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Strong Community Opposition Emerges Over Asserted Out-of-Scale Building Project on 16th Street in Meridian Hill Historic District

Accompanying images can be viewed in the March 2015 issue PDF

By Anthony L. Harvey

In a rare display of unanimity on the part of both the Adams Morgan Advisory Neighborhood Commission (ANC) and that of the immediate neighbors and civic and residential associations, the ANC voted without dissent to recommend to the District’s Historic Preservation Review Board (HPRB) that it not approve the Meridian International Center’s proposal to complete its northwest Washington campus with an expanded conference center and a 130 (or 140) unit, eight or nine story apartment building on the 16th Street side of its Meridian Hill property.

Following this historic commission vote, ANC Secretary Ted Guthrie counseled the Meridian Center and Streetscape Partners, the project’s lead developer, and its architect Shalom Baranes to take serious note of the Commission’s action and that of the community organizations and the individuals expressing themselves on the issue. Guthrie reminded as well his fellow commissioners and those attending the packed March 4th meeting that the Adams Morgan community almost never agreed on anything — no matter how small the issue might be. And, however, all seemed in agreement that the Meridian International Center proposal is a large, important, and complex matter.

ANC Chair Billy Simpson, and ANC Planning, Zoning, & Transportation Committee Chair JonMarc Buffa, who guided the committee and the commission through a series of extremely well attended meetings, including a full-scale community forum, further reminded the project proponents — Meridian and the developers — that the Adams Morgan ANC had successfully resolved similarly vexatious and seemingly intractable development issues dealing with compatibility, historic preservation, and impact on the neighborhood in moving forward with such as the former Italian Embassy and Adams Morgan Historic Hotel proposed projects.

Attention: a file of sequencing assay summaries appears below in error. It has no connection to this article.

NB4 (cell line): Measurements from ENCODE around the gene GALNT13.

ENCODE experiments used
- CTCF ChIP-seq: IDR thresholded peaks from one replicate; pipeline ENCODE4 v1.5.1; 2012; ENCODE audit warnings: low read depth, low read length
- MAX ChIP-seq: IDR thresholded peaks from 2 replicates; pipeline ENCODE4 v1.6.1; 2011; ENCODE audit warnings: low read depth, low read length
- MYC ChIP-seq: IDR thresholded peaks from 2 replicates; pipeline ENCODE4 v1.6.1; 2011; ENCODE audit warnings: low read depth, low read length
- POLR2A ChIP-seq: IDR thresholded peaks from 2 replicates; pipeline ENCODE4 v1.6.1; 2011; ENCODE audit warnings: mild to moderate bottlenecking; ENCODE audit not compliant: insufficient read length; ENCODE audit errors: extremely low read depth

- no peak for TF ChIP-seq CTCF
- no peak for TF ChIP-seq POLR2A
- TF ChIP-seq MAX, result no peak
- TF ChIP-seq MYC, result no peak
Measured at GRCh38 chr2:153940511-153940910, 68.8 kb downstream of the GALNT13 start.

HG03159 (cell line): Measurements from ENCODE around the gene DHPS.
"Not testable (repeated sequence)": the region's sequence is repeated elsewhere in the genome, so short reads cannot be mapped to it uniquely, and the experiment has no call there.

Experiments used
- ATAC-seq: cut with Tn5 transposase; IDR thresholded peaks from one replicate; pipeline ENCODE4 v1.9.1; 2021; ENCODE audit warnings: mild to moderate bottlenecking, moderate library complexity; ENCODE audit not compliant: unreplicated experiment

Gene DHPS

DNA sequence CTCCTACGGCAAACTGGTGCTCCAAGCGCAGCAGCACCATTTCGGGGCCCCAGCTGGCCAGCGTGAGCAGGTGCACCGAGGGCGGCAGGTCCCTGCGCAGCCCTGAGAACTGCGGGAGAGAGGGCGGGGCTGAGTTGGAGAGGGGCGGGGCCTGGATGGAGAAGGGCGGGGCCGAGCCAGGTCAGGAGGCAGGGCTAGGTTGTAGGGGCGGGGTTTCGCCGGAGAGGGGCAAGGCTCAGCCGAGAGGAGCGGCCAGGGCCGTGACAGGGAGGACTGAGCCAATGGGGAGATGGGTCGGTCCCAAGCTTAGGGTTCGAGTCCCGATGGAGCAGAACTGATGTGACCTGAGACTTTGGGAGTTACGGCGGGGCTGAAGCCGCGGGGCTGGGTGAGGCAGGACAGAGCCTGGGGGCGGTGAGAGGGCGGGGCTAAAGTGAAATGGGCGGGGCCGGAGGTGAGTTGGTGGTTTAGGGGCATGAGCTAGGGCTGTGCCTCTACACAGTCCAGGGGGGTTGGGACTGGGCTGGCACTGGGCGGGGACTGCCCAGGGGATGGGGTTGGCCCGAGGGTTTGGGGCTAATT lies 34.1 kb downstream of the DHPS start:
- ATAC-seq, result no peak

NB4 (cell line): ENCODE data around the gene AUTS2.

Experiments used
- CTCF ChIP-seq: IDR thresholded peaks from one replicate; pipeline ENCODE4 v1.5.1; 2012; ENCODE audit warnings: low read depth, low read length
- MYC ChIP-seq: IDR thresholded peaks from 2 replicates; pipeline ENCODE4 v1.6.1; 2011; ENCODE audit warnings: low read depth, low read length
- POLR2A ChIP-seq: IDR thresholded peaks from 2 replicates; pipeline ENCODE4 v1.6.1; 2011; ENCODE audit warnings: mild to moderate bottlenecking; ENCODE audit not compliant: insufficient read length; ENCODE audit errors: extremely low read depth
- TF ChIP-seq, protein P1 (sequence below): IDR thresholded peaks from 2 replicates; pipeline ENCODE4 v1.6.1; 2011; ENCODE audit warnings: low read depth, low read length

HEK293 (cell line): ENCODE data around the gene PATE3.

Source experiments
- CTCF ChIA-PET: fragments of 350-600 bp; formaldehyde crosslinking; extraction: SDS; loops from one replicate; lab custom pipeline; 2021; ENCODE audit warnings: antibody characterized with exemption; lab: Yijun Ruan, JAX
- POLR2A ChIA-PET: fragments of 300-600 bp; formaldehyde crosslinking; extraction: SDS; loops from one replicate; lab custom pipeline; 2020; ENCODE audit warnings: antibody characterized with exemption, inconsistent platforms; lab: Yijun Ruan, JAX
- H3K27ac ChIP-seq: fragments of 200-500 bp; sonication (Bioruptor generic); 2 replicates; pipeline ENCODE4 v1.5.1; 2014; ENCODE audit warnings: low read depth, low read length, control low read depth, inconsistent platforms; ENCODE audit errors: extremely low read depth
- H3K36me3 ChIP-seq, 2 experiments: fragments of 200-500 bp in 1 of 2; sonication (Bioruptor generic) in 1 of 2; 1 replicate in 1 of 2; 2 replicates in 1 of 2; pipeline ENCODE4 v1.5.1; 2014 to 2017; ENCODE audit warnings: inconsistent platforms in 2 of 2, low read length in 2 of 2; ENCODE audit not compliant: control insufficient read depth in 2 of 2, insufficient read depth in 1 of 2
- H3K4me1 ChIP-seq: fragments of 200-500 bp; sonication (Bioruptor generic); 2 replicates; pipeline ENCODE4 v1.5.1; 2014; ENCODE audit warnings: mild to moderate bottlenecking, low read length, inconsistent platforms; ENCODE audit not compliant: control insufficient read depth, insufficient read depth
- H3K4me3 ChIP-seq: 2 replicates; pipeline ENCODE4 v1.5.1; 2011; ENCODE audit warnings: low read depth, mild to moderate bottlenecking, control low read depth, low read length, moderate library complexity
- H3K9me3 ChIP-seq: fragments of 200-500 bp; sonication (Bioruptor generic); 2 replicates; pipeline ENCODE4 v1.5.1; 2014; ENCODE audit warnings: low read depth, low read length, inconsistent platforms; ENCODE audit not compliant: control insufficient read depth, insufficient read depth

The ANC’s meaty disapproval resolution was remarkably informative on the historic preservation and related issues surrounding the project — this in direct and explicit affirmation of the issues raised in public meetings by the many community members who spoke passionately on the issues and provided well organized, written statements. All displayed a well informed understanding of the nuts and bolts of the recently established Meridian Hill Historic District and its written design guidelines — these in addition to the HPRB statute and regulations — and the significance of separate District and Federal landmarking and inclusion on the National Register of Historic Places of the two mansions — White-Meyer and Meridian House — now occupying the Center’s Meridian Hill property, and that of the magnificent, historic landmarked Meridian Hill National Park directly across 16th Street from the Center.

The immediate neighbors to the south of the Center on Belmont Street, the Beekman Place Condominium representing 216 town homes, led the way with a comprehensive document in opposition to the proposed project. The issues raised and positions taken in this Beekman Place document were endorsed in whole and in part by the Board of the 53 owner Crescent Cooperative Apartments at 1661 Crescent Place — in their first ever Board opinion on a land use issue — and by individual owners from both 1661 Crescent Place and the 29-unit Meridian Crescent on the east side of the Center.

The concerns of the Beekman Place owners were concisely summarized in the document’s introduction and included the following: “(1) Size and massing of the proposed structure; (2) Incompatibility of the structure with the Meridian Hill Historic District and the adjacent Meridian International historic mansions; (3) Traffic; (4) Parking; and (5) Impacts of construction and noise on the neighborhood.”

The document further noted that the proposed new structure “would be directly across from Meridian Hill Park, a National Historic Landmark,” and from the site of “where Henderson Castle used to be; and its remaining original castle wall that runs along 16th and Belmont Streets is a contributing element of the Meridian Hill Historic District.”

The Beekman Place document also delves deeply into “design and environment issues,” attacking the scope, height, and scale of the Center’s detailed proposal for its new building — one with eight or nine stories with 130 or 140 apartment units and a large, 300-seat conference center and adjacent office space — all of which would cause the project to tower over both the low-rise Beekman town homes to the south and the historic Meridian Center mansions to the west. Its height, and siting on its small hill, would, the document further asserted — and the project’s architectural renderings confirmed — completely break the existing pattern of structures along 16th Street, a pattern that conforms to the slope of Meridian Hill up 16th Street northwards. Moreover, its proposed abutting of the Crescent Place sidewalk “would create a canyon effect along Crescent Place.”